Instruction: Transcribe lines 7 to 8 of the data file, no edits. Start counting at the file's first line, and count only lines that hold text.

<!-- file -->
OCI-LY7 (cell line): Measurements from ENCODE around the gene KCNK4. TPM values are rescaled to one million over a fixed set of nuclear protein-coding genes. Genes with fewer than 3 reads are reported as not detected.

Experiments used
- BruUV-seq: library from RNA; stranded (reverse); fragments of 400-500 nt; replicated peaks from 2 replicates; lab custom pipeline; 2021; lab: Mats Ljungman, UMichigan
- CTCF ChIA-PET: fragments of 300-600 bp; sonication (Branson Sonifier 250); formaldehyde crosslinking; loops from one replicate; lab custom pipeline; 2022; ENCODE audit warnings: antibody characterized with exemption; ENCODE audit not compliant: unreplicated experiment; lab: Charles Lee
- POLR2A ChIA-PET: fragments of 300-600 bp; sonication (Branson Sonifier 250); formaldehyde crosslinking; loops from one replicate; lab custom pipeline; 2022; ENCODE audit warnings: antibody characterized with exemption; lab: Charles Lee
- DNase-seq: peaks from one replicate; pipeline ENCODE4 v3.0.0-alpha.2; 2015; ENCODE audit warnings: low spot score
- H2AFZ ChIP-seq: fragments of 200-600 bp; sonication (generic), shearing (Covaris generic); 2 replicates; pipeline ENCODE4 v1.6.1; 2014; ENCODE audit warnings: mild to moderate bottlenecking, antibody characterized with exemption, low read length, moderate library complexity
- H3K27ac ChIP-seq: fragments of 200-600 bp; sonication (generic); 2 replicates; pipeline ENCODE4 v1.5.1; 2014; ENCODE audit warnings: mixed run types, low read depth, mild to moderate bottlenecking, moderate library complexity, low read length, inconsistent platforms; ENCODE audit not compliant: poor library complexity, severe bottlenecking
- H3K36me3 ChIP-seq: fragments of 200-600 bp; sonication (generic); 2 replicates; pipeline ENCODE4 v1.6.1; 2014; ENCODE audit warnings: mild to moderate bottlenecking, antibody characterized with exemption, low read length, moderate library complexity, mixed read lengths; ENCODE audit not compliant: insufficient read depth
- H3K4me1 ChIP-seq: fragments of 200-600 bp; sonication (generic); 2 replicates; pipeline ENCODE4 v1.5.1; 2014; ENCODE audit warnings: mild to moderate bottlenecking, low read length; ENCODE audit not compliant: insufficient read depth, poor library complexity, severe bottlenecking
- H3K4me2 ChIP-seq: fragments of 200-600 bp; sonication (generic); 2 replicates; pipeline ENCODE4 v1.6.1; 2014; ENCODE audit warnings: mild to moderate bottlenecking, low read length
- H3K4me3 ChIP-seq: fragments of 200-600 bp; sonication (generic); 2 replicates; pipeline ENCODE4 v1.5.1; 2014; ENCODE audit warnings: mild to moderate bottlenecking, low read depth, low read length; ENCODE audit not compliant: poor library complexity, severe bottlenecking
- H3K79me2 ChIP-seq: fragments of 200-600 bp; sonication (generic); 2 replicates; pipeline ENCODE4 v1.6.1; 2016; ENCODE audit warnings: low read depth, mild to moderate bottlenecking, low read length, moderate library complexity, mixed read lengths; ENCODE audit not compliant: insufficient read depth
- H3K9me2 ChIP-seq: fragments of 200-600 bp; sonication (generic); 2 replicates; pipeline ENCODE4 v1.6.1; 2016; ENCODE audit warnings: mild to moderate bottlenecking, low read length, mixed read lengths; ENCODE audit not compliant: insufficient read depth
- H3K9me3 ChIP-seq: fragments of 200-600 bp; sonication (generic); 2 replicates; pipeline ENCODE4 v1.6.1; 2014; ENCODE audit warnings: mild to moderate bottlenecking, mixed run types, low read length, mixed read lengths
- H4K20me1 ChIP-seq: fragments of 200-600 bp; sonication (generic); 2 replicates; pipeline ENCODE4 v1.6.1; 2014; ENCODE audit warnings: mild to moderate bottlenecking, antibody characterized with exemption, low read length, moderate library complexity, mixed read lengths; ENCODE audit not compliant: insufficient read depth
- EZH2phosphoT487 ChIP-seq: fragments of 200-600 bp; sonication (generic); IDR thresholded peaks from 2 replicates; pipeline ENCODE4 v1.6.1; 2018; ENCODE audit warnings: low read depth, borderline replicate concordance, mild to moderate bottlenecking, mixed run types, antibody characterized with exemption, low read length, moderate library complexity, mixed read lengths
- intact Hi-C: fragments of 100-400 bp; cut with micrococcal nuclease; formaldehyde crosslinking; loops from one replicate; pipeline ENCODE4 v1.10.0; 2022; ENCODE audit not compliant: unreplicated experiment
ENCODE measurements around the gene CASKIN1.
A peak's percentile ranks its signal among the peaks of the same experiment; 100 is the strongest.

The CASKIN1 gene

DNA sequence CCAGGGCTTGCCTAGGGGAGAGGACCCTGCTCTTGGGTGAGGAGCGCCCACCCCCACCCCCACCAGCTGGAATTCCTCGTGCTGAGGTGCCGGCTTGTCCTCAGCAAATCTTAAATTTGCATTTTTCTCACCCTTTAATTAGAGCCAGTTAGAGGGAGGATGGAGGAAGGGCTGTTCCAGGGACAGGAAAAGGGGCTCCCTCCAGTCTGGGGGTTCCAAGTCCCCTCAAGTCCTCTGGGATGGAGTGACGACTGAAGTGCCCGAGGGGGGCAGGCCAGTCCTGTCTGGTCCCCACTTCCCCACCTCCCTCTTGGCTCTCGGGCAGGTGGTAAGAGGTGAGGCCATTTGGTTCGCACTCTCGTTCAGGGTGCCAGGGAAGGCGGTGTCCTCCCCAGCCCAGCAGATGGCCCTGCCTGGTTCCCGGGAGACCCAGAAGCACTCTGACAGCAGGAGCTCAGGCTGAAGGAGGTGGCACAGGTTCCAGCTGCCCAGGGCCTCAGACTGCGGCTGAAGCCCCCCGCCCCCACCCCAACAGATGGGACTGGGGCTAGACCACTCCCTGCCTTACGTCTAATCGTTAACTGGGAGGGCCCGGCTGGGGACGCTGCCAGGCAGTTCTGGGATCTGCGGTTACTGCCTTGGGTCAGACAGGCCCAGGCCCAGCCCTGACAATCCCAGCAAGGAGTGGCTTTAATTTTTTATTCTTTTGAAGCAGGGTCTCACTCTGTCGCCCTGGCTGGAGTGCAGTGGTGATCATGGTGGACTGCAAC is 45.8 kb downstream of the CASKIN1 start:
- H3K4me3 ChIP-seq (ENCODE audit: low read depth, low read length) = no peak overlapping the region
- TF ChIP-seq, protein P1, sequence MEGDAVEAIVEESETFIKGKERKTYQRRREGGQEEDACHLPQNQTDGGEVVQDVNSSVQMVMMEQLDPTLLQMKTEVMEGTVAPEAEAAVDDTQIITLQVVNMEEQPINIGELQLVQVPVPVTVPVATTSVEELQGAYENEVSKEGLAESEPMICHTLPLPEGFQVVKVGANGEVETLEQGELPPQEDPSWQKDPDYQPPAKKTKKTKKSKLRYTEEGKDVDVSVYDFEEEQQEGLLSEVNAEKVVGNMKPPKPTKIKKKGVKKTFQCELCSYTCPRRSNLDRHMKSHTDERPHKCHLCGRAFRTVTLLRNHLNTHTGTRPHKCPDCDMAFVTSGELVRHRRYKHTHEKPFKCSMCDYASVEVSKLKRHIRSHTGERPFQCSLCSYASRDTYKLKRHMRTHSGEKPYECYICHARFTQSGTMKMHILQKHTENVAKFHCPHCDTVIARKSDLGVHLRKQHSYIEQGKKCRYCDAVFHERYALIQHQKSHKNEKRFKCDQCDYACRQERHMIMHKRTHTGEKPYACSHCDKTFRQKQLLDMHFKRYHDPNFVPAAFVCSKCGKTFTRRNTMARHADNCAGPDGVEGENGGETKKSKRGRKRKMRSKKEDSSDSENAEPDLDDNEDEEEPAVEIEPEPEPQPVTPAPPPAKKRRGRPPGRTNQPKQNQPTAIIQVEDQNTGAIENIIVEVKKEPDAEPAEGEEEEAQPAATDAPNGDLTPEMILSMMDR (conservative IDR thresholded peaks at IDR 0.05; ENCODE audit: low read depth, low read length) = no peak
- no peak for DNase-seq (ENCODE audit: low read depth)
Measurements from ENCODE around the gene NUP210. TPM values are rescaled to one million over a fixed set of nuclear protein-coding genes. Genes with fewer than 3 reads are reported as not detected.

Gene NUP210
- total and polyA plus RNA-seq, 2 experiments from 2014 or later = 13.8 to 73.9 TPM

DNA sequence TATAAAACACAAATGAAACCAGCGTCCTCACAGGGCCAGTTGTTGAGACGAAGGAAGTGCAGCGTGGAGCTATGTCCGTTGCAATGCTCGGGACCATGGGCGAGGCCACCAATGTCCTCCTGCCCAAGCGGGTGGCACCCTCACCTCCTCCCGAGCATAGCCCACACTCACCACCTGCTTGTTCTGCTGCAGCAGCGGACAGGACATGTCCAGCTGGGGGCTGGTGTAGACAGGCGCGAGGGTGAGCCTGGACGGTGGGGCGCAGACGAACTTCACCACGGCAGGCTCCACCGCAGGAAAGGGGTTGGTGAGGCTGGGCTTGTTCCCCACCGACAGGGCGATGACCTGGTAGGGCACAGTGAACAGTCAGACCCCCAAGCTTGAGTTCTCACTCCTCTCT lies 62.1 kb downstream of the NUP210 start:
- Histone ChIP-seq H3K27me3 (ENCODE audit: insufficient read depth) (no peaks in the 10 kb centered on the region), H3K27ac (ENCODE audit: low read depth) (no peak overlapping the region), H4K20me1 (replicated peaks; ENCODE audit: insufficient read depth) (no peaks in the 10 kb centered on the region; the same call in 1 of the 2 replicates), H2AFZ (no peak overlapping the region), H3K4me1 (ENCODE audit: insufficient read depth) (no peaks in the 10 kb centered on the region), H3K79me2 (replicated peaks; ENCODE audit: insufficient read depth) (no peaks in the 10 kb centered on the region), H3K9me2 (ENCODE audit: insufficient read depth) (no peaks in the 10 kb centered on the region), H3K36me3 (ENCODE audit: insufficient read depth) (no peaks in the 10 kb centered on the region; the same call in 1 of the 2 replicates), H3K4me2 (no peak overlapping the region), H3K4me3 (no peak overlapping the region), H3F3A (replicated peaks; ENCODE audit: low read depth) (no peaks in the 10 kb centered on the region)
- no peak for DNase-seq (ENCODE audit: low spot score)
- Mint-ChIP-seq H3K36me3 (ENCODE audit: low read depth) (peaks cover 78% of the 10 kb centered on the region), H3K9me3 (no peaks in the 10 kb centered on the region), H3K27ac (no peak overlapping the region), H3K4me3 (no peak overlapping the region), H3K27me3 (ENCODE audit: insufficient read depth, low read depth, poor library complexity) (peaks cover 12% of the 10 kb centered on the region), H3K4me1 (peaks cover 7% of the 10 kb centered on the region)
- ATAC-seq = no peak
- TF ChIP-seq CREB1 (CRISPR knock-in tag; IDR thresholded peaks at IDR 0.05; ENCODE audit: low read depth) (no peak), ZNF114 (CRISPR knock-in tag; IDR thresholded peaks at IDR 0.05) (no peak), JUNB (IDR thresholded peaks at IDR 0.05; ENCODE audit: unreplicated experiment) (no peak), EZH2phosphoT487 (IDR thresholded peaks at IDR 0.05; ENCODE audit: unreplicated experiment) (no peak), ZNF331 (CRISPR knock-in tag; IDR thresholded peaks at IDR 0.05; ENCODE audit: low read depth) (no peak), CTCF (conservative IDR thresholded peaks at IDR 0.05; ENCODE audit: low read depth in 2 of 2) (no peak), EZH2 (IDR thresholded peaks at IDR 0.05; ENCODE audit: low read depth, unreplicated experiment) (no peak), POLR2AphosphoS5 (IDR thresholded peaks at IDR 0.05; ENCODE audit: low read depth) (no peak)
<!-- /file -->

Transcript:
- H2AFZ ChIP-seq: fragments of 200-600 bp; sonication (generic), shearing (Covaris generic); 2 replicates; pipeline ENCODE4 v1.6.1; 2014; ENCODE audit warnings: mild to moderate bottlenecking, antibody characterized with exemption, low read length, moderate library complexity
- H3K27ac ChIP-seq: fragments of 200-600 bp; sonication (generic); 2 replicates; pipeline ENCODE4 v1.5.1; 2014; ENCODE audit warnings: mixed run types, low read depth, mild to moderate bottlenecking, moderate library complexity, low read length, inconsistent platforms; ENCODE audit not compliant: poor library complexity, severe bottlenecking